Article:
How Capitalists Enrich Themselves By Co-Opting Social Justice Movements
From the Black Lives Matter movement to Pride month, corporate America is enriching itself through the appropriation of anti-capitalist cultural leftism. Capitalists have co-opted the causes of anti-capitalists, and neither party is fully aware of the incongruity—least of all the leftists applauding a system they theoretically deplore.
Corporations are at least partially aware. Genuine anti-capitalists understand the incompatibility, as do some cynical corporate CEOs who outwardly pivot to cultural leftism purely for financial purposes. But movie stars and pundits and singers whose wealth, past and future, is made off the capitalist system seem entirely unaware that Black Lives Matter, for instance, is an anti-capitalist movement that would render their lucrative careers obsolete if its economic goals were realized.
To seriously engage the social justice movement is to recognize it is openly and honestly predicated on an anti-capitalist worldview. That applies to its work on race, sex, sexual orientation, immigration, and more. In a document commemorating the four year anniversary of Black Lives Matter, for instance, the group’s organizing director specifically listed “capitalist values” as an obstacle to its progress. BLM’s Portland chapter said part of its mission was to organize against capitalism. Right now, a whole lot of capitalists are currently promoting Black Lives Matter—some presumably with good intentions. (The Women’s March, another mainstream favorite, also exemplified this tension.)
Consider this argument in a recent Jacobin article: “[U]ntil we can build a movement that can defeat racism and capitalism, until working people of all races unite against capitalists and their repressive apparatus, it is a good thing that bosses, government officials, and the police who protect them are sometimes reminded that black lives matter through a little proletarian fury.”
On June 1, Occupy The Port tweeted, “This is about structural racism. That means it is about capitalism.” That same day, the Black Alliance for Peace wrote, “Police violence is only a mechanism used to fulfill capitalism’s main mandate to contain and control the working class—in particular the Black and Brown colonized working-class communities—and to protect private property.”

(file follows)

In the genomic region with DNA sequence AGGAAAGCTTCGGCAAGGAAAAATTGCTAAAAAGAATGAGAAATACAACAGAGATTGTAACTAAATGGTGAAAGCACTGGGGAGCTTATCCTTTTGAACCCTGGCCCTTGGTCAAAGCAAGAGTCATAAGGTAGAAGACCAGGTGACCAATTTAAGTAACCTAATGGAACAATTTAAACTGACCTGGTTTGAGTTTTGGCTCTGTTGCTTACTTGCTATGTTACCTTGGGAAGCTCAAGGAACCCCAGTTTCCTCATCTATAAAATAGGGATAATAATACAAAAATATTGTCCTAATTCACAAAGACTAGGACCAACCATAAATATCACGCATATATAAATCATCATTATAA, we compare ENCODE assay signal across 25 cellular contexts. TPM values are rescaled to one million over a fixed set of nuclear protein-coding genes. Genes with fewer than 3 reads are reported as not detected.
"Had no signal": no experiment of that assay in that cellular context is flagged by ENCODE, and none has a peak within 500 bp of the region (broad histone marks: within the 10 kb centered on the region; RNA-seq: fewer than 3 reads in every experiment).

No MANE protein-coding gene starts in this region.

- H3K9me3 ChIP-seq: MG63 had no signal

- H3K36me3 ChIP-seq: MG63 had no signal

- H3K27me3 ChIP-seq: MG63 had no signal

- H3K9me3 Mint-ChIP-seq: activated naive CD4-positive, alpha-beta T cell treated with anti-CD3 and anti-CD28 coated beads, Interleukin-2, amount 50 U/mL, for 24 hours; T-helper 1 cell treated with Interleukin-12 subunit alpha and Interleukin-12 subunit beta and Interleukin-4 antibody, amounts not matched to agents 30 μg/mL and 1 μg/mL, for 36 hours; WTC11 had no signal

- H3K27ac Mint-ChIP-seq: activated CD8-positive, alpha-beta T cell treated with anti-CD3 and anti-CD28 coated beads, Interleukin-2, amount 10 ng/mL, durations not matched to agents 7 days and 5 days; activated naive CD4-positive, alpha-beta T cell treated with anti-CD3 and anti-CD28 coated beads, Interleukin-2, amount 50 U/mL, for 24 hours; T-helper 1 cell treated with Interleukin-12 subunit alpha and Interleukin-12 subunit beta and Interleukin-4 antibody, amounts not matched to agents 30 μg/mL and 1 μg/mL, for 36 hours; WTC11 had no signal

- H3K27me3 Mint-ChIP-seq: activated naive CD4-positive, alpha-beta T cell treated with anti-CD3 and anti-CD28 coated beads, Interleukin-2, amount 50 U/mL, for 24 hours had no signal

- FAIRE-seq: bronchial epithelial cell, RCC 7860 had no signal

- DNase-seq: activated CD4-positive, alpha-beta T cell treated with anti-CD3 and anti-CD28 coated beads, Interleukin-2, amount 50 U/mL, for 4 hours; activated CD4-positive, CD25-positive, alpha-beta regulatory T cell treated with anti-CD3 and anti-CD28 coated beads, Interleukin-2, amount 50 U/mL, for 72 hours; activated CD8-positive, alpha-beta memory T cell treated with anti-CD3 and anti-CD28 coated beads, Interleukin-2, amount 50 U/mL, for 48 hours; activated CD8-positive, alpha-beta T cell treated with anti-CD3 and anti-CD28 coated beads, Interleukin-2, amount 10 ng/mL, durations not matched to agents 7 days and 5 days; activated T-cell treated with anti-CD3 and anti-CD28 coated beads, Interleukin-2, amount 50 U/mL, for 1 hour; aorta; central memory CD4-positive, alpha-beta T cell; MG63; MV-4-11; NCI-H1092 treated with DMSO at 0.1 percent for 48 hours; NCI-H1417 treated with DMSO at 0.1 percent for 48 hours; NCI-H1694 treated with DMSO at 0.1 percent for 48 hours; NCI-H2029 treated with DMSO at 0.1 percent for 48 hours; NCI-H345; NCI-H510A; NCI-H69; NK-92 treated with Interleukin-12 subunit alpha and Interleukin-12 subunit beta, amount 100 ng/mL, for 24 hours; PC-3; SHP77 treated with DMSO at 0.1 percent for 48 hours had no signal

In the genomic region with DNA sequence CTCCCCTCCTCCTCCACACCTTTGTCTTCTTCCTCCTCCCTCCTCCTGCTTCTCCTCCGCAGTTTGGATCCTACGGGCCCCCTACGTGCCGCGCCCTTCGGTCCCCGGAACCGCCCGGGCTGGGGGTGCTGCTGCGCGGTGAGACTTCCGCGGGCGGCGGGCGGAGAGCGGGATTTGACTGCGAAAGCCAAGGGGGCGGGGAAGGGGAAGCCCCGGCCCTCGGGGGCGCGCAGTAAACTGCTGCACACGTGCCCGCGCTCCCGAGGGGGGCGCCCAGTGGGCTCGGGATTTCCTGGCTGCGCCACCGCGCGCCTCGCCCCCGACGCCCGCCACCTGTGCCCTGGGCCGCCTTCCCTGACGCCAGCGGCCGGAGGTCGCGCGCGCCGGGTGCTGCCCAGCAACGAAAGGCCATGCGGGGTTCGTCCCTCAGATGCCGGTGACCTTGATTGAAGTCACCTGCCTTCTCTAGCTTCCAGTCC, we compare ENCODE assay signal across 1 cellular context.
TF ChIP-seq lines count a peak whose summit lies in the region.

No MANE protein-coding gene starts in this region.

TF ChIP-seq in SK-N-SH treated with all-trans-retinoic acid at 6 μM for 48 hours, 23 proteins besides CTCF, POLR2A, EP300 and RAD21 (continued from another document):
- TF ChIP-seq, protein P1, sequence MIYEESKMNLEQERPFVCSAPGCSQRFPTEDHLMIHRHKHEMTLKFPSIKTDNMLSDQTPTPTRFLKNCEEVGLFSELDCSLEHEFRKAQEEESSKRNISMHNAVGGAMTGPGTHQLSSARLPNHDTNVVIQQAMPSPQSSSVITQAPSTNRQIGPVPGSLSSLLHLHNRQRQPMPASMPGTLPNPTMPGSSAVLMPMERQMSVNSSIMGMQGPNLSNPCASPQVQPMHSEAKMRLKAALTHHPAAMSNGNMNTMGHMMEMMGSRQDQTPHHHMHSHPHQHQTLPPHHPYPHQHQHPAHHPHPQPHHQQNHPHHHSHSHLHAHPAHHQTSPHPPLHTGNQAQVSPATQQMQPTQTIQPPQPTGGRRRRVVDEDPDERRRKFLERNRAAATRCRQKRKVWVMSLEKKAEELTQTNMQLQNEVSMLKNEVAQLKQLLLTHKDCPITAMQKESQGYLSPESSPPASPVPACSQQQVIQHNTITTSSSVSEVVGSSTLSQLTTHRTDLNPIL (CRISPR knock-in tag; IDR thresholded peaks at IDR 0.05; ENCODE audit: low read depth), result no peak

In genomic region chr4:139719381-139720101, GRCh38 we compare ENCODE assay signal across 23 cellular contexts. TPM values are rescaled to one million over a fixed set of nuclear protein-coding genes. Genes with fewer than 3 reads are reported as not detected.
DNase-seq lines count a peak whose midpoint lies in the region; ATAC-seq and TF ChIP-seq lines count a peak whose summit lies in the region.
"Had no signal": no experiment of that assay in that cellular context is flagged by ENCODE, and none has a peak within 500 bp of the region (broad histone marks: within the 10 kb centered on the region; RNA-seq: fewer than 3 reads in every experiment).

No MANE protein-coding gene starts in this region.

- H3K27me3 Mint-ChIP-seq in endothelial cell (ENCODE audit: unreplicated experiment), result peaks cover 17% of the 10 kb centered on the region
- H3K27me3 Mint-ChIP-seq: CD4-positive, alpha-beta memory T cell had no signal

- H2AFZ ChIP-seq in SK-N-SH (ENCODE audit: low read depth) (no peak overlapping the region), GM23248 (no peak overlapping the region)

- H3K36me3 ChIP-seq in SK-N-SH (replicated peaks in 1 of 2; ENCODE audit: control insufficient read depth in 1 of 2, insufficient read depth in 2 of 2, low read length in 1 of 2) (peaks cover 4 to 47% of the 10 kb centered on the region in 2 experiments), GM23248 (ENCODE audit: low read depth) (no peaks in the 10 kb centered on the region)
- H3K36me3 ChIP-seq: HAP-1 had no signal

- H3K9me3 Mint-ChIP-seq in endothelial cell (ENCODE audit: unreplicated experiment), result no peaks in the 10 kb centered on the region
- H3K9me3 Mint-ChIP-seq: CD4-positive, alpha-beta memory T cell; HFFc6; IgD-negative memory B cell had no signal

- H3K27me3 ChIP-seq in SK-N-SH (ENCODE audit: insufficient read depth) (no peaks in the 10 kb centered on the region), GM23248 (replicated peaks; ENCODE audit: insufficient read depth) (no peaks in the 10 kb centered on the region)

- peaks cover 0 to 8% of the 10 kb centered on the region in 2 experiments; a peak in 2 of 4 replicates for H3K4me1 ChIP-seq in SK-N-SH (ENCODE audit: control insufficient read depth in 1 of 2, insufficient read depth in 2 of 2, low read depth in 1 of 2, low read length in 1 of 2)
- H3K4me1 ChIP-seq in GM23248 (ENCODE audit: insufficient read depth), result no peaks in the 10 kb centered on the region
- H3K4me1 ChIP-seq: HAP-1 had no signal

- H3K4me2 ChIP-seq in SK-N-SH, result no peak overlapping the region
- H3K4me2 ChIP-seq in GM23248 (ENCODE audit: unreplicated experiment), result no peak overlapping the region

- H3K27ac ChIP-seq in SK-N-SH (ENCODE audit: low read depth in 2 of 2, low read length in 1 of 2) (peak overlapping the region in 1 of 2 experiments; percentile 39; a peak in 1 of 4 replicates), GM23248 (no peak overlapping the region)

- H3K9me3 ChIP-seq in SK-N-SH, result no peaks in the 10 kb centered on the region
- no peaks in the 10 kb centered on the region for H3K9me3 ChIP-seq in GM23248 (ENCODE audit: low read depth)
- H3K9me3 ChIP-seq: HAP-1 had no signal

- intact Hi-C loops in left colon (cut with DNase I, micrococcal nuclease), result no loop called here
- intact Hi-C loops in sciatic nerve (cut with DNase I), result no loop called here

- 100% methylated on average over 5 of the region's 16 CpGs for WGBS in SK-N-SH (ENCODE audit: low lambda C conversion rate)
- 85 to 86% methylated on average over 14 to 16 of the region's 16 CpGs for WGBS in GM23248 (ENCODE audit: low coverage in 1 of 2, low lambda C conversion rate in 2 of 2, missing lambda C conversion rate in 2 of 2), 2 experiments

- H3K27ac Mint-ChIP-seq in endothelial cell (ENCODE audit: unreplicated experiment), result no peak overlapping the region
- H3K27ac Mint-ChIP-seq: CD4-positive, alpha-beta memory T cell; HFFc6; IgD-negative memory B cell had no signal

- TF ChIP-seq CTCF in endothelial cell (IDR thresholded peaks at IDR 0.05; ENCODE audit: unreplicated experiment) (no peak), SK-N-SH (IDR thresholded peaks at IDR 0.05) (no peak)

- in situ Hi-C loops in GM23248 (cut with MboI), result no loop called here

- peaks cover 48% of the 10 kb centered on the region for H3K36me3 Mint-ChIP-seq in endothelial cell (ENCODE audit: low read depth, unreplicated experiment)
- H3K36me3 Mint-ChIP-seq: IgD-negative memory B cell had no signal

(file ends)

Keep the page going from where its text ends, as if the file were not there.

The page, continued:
Writing for KQED, Pendarvis Harshaw said the killing of George Floyd as, “gives further evidence that capitalism and racism are a married couple of mosquitoes, pulling blood from black folks, everyday.” Protesters have graffitied “Capitalism is murder” onto buildings during recent demonstrations.
The people are making the connection between Breonna Taylor, Ahmaud Arbery, George Floyd and the hundreds of black and brown workers dying everyday from the structural violence of capitalism. And when that connection is made there will be no return to “normal.”
— Ajamu Baraka (@ajamubaraka) May 28, 2020
These are representative encapsulations of the worldview which activists and academics organizing protests over Floyd’s death are actually fighting to promote. They’re honest about it. Yet corporations and millionaires have rushed to convey their “solidarity” with the protests and the BLM movement in the last week. That includes actors like Dylan O’Brien and Sarah Paulson, whose careers depend on the capitalist system, and corporations like Intel and AirBnb, whose business models are predicated on it.
Some leftists who support the social justice movement may genuinely believe themselves to be anti-capitalist, despite their unwillingness to and disinterest in actually dismantling the system that made them rich or comfortable or both. Others are more authentically radical. And some simply don’t realize the movement is led by organizers who categorically do not believe equality is achievable in a capitalist society.
That’s why AirBnb’s Instagram post announcing a donation to BLM earned comments like “YES AIRBNB WE STAN YOU” and “World class.”
The far Left is is not winning the argument on economics, although it’s made some inroads. It has, however, won the argument on culture.
(One interesting consequence of the neoliberal embrace of social justice is the demise of Bernie Sanders’ presidential campaign which, if you buy the thesis advanced by Michael Tracey and Angela Nagle, stemmed partially from his embrace of cultural leftism, pushed by establishment operatives.)
What’s frustrating for radical leftists, however, is they don’t believe their cultural victories are won without dismantling capitalism. But they’ve actually won cultural victories because the people in newsrooms and boardrooms have been imported from college campuses to the working world, and either run these companies or intimidate the people who do. Cultural leftism is fashionable. Economic leftism, quite literally, is not, no matter how concerned Anna Wintour purports to be.
For these reasons, corporations are partially motivated by a sincere interest in helping the black community by announcing donations and flooding social media with their statements of solidarity. But they also fear losing business for staying silent, and they are increasingly convinced shifts in consumer preferences make their overtures good for business too.
That means their lip service to social causes with anti-capitalist underpinnings are ultimately perpetuating the capitalist system. It also means liking a corporate social justice post on a platform facilitated by Big Tech with your iPhone doesn’t make you the ally you think it does.
Capitalism is an essential tool in the fight against poverty. It should be reformed, not dismantled. That isn’t a subversive argument, because corporations and Hollywood and media outlets aren’t yet willing to go full leftist. Some of them don’t want to, and some of them simply have no idea what that means.